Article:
Job Hunting: It’s Not Who You Know, It’s Who Wants To Know You

I am sure you have heard this adage before: “It’s not what you know, but who you know”. I think it’s old fashioned. This phrase may be spot on for business, but if you are in job hunting mode what you should really be thinking is: It’s not who you know, it’s who wants to know you.

Networking is an important part of job-hunting, but the key to successful networking and ultimately successful job hunting is networks and contacts with real relationships.

Successful Job Hunting

Ulterior Return on Relationship (UROR)

To me, building up a network of friends and business relationships with key, knowledgeable and most importantly, trusted individuals is one of the best things you can spend your time doing. I enjoy meeting new people and I do my best to connect and stay connected if I can see a mutual UROR.

I am not talking about incessant LinkedIn connection and endorsement hunting or collecting stacks of business cards that you will keep in your contact folders and never use. What I refer to is the art of creating relationships that add value to your life and your business – most importantly – on a mutual level.

Anybody can go to an event and come home with somebody’s business card but that’s completely wasted effort unless you intend to make use of it.

When I get a business card or a new contact via social media or even just mobile, I make sure that I send a personalised email or message to each one where I see the potential for mutual added value. However, I don’t mean one of those terrible copy and paste messages where you just change the name. I’m talking about a fresh and personalised message, with content relating to the conversation that was had upon meeting or connecting. I regularly meet new people through my blogs and my coaching work and I stay in touch if I sense or receive signals for a UROR.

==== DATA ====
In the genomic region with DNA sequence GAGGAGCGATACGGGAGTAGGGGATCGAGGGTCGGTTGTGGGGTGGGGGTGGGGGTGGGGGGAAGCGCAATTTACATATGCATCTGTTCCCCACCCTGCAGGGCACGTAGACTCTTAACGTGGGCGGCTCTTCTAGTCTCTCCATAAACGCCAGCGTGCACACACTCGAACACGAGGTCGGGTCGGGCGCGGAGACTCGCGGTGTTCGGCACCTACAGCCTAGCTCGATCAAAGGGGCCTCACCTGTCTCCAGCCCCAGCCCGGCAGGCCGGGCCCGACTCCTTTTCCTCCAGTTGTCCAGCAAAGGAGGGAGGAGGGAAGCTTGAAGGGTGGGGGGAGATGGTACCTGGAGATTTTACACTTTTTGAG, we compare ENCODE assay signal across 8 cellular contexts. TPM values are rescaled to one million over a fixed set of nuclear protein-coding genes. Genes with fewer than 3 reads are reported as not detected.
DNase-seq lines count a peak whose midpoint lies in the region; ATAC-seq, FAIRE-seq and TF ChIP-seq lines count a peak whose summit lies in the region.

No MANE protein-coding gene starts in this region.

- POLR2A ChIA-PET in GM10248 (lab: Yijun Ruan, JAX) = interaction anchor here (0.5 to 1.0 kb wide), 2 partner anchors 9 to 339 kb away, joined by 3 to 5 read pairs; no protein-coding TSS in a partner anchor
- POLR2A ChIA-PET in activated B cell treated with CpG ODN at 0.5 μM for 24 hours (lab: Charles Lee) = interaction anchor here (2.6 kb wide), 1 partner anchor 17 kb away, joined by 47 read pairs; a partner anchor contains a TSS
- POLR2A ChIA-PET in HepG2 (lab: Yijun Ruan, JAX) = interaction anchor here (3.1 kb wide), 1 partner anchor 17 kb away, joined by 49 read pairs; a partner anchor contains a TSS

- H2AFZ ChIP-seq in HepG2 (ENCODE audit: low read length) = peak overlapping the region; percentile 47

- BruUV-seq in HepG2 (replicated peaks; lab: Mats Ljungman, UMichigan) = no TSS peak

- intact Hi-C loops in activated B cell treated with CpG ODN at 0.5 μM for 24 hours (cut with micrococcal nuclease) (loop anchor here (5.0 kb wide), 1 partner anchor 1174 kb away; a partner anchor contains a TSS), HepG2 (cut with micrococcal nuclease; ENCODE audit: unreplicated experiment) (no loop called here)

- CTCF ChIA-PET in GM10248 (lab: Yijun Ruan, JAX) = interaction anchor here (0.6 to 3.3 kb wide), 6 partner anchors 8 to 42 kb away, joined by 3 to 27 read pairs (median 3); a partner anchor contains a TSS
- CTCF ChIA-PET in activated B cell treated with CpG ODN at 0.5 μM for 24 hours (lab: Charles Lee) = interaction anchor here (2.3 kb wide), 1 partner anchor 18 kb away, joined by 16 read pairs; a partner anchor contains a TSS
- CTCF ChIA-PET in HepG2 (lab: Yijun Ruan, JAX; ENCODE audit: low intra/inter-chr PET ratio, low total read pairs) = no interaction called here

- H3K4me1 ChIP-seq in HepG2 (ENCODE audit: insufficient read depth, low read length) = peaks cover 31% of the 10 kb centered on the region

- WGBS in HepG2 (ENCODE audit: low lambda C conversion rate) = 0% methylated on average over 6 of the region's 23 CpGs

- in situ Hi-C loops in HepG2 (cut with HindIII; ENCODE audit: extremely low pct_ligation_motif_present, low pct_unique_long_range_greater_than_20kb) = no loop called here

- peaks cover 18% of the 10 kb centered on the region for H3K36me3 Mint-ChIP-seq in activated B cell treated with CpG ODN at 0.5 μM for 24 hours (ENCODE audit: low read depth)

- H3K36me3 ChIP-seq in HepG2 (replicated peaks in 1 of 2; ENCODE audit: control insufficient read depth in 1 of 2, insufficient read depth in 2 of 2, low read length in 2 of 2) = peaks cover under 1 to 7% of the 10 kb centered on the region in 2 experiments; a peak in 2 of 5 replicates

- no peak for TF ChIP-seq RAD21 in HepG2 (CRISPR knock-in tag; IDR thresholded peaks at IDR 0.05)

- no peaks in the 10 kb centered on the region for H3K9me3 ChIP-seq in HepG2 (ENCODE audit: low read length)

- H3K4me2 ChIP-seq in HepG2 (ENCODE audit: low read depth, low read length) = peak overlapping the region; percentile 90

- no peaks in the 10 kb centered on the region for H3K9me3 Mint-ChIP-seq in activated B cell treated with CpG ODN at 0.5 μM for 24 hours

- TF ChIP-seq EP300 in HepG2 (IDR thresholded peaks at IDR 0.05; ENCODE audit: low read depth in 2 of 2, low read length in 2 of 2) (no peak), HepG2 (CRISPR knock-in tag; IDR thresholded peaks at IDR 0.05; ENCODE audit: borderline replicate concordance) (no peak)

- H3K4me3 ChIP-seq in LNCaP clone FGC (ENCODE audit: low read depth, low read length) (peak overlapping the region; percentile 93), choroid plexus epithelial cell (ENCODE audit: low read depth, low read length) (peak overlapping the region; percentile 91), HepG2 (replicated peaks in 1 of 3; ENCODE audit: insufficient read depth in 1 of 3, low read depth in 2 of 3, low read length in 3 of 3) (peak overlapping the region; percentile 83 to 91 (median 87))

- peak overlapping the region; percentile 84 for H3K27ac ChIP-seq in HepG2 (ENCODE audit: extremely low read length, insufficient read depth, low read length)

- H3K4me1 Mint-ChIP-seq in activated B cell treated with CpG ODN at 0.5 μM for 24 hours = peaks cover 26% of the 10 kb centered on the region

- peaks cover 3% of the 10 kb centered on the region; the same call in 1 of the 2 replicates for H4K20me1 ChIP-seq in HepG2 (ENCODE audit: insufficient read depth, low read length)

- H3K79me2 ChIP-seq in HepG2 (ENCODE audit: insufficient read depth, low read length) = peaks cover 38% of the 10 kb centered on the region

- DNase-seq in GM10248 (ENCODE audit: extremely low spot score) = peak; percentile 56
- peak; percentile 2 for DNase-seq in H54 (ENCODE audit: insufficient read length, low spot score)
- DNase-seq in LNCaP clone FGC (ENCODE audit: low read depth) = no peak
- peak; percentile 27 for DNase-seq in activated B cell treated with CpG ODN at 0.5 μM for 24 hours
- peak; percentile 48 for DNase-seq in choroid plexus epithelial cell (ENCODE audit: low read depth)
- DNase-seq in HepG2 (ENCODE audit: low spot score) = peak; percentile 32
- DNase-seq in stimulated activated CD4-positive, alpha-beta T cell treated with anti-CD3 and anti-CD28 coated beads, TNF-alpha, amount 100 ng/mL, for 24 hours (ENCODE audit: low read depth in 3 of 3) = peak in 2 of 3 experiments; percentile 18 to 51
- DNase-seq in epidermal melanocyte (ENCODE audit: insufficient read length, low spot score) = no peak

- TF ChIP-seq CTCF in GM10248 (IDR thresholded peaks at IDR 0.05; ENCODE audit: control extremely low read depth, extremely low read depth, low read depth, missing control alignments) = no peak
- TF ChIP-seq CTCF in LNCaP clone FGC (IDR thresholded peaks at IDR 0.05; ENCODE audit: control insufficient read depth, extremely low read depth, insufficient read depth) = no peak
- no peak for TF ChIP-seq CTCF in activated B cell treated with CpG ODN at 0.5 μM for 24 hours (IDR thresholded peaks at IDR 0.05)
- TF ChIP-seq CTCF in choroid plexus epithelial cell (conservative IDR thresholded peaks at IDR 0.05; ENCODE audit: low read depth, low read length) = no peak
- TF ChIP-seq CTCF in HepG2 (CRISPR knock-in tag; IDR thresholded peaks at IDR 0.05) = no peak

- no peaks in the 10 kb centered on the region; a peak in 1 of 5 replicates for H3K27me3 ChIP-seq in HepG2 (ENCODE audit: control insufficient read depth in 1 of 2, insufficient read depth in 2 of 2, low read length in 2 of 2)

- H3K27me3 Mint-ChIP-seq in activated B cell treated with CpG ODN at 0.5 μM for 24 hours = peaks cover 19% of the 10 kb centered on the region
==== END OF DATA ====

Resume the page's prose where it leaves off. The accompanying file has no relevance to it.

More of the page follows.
With social media playing a much greater role in how we network, the age of who wants to know you is becoming ever more important, and with this comes the responsibility of monitoring what you want people to know about you and more importantly how you stay in touch.

Twitter is a great tool for networking and job hunting

I regularly recommend my job hunting clients to use Twitter as a great tool for networking, maintaining relationships and creating new ones. Having people know about you is a great asset because then you are also reaching out to that individual’s network as well. In a Twitter sense, every retweet is access to a new network.

In an offline sense, if somebody recommends your work to a friend or a client in a meeting, it can have a great impact upon your business. Twitter is effective and fast and very NOW. It is closer to effective networking than LinkedIn or Facebook.

Most opportunities come from developing the right connections and relationships. Most disconnections and mistakes come from standing still. So don’t freeze – get active and nurture your network, your friends and your business contacts.

So, my question to you is, how much do you know about your subject/chosen field? More importantly, how many people know that you know so much about your chosen field? It’s simple, you can be the best business development or IT specialist person in the world, but if nobody knows you are then does it really count?

Forget about your 500 LinkedIn connections and your 900 Facebook friends, what matters is not Who You Know, But Who Wants To Know You.

If you want your network to care about you when you are in job hunting mode, then you need to care and share with your network first.

Job hunting sucks, we all know that, but it gets easier if you nurture your network in those days when you have a job, not just when you need a job. So connect, share and network and remember to hunt wisely!

Uli

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